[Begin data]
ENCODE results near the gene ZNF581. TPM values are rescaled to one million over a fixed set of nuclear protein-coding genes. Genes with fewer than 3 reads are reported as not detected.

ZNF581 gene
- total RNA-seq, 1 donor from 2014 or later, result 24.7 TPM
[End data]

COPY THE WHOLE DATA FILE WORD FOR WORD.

ENCODE results near the gene ZNF581. TPM values are rescaled to one million over a fixed set of nuclear protein-coding genes. Genes with fewer than 3 reads are reported as not detected.

ZNF581 gene
- total RNA-seq, 1 donor from 2014 or later, result 24.7 TPM